Mammoth Memory

How to remember the kings and queens of Britain and their accession dates

Remembering all the kings and queens and dates of their accession to the throne can be achieved through the following procedure:

i/  Take the first letter of the monarch’s name

ii/  Convert any number that accompanies the name (e.g., Henry VIII = 8) to a letter

NOTE: See the Remembering Numbers part of our Mammoth Memory Techniques section for a complete guide to this system

iii/ Make a word out of those two letters by adding vowels. Note that vowels have no effect on a word – again, see Remembering Numbers.

 

Example

William I

i/  Take the first letter of the name = W

ii/  Convert the number that accompanies the name to a letter: 1 = t or d

iii/  Make a word out of w and t using one or more vowels:

                                                wat  x

                                                wet 

                                                wit   x

                                                wot  x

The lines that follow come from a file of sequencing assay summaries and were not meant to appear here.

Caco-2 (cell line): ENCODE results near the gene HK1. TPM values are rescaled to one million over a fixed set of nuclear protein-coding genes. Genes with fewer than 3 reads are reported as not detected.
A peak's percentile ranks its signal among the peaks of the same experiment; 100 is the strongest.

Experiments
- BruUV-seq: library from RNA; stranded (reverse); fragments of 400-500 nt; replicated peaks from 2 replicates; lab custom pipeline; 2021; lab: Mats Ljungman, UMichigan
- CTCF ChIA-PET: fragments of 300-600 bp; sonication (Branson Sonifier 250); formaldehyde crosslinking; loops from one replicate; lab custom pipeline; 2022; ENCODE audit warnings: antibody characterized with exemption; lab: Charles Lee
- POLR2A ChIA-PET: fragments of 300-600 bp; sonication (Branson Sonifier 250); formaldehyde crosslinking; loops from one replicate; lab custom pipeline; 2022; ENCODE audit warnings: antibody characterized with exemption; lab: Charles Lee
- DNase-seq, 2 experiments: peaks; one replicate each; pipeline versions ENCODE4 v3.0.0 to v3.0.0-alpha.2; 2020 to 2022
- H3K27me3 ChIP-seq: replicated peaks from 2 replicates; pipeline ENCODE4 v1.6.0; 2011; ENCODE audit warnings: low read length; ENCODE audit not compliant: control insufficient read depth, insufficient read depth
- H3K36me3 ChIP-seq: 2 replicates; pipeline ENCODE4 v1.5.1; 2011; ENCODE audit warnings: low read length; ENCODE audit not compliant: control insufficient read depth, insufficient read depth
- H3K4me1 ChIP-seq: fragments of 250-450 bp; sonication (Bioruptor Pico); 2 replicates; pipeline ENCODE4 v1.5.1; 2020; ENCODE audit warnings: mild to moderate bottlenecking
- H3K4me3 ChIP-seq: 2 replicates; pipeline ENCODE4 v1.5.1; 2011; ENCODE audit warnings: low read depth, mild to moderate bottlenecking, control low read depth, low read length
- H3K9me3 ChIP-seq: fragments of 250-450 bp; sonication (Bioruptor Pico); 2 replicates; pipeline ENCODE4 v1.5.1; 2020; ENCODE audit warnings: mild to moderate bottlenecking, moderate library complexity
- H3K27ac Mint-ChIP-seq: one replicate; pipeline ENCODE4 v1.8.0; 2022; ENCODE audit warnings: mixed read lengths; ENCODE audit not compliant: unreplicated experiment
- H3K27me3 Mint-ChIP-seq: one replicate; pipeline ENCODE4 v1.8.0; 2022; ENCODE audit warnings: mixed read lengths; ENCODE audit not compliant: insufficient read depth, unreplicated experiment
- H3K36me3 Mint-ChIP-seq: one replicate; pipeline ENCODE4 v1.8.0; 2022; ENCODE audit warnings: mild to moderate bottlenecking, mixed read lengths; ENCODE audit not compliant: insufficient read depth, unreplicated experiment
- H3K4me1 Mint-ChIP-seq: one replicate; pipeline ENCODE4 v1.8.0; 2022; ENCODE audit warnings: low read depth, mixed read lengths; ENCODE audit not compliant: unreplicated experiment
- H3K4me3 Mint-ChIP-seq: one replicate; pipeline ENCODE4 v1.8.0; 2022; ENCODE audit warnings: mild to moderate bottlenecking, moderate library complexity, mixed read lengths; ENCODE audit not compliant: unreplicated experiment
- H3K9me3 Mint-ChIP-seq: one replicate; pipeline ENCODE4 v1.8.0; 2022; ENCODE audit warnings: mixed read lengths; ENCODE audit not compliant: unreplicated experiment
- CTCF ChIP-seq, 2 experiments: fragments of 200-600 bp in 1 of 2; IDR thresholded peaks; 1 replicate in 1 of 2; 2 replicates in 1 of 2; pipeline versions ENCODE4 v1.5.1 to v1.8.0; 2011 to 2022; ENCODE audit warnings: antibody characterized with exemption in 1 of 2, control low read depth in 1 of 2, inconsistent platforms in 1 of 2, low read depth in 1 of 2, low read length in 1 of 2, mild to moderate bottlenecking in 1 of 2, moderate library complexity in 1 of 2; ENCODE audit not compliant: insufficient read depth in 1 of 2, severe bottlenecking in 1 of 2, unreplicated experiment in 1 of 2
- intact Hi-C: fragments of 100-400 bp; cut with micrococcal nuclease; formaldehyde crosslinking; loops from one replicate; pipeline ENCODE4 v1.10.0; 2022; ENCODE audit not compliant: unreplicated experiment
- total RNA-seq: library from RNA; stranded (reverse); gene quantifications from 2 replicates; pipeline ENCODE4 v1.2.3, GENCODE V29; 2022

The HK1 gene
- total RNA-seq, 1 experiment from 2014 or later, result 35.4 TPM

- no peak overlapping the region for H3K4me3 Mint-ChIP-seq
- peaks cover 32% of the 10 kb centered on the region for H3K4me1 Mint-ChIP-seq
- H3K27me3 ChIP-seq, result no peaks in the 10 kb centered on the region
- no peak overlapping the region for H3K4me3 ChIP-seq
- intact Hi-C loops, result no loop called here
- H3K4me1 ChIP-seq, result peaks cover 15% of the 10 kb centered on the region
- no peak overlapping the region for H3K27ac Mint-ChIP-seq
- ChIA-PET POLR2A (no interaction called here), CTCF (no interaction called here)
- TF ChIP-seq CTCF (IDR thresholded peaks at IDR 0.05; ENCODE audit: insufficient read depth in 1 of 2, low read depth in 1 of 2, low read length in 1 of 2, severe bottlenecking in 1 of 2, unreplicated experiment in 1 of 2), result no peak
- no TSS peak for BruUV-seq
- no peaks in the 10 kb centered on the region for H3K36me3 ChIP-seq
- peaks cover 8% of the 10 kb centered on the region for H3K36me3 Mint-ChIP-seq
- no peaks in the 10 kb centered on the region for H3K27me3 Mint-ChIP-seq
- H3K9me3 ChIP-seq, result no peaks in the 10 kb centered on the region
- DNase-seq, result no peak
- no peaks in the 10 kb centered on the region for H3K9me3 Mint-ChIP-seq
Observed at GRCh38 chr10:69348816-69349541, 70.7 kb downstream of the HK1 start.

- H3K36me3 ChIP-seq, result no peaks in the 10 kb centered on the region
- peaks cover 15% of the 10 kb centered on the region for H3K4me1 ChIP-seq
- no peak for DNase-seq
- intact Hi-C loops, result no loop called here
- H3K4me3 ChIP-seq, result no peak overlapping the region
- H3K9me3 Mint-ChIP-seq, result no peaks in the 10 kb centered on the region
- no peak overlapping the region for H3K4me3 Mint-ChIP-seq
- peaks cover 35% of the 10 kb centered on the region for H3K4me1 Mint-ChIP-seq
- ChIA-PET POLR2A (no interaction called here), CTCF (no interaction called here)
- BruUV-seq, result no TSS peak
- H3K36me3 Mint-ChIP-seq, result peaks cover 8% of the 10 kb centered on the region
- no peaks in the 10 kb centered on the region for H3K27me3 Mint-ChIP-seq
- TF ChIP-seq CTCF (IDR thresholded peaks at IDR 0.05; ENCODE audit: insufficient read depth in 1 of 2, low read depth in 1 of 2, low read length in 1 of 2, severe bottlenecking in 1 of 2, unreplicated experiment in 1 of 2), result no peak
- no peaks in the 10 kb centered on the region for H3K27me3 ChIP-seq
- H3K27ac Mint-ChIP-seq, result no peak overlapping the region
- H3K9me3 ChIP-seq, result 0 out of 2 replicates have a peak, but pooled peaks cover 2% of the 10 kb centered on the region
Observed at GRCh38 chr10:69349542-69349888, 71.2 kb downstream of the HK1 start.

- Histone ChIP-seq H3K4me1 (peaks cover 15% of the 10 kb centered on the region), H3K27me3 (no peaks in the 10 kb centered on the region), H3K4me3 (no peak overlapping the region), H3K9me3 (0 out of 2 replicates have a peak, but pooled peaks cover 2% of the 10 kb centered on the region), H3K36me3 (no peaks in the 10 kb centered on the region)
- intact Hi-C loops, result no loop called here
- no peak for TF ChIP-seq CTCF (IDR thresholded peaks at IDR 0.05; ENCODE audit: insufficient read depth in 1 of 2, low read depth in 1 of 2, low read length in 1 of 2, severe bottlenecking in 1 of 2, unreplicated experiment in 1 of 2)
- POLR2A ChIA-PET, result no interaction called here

wut  x

So William I

becomes

King Wet

King William II, how to remember succession of kings and queens, mnemonics for remembering kings and queens

The year he became king was 1066.

Forget the first 1,000 years because that is obvious.

So convert 66 to letters using the Major Number System (see the Remembering Numbers section of Mammoth Memory Techniques).

66 = ch ch = choo choo (train).

Now we associate “wet” with “choo choo” (train).

 

Examples follow for all the Kings and Queens from 1066 right up to our present monarch, Queen Elizabeth II. (There were many monarchs before William I, but we haven’t included them for this exercise.)

 

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